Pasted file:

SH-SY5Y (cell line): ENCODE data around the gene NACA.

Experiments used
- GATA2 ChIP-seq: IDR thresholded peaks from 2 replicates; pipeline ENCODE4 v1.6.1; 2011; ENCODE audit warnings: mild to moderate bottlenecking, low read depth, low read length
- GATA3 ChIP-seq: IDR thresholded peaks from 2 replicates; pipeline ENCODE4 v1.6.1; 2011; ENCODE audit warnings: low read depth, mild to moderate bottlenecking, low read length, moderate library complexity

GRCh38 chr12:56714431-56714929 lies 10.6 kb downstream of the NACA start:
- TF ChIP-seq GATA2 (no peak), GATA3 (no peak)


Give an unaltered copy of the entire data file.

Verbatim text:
SH-SY5Y (cell line): ENCODE data around the gene NACA.

Experiments used
- GATA2 ChIP-seq: IDR thresholded peaks from 2 replicates; pipeline ENCODE4 v1.6.1; 2011; ENCODE audit warnings: mild to moderate bottlenecking, low read depth, low read length
- GATA3 ChIP-seq: IDR thresholded peaks from 2 replicates; pipeline ENCODE4 v1.6.1; 2011; ENCODE audit warnings: low read depth, mild to moderate bottlenecking, low read length, moderate library complexity

GRCh38 chr12:56714431-56714929 lies 10.6 kb downstream of the NACA start:
- TF ChIP-seq GATA2 (no peak), GATA3 (no peak)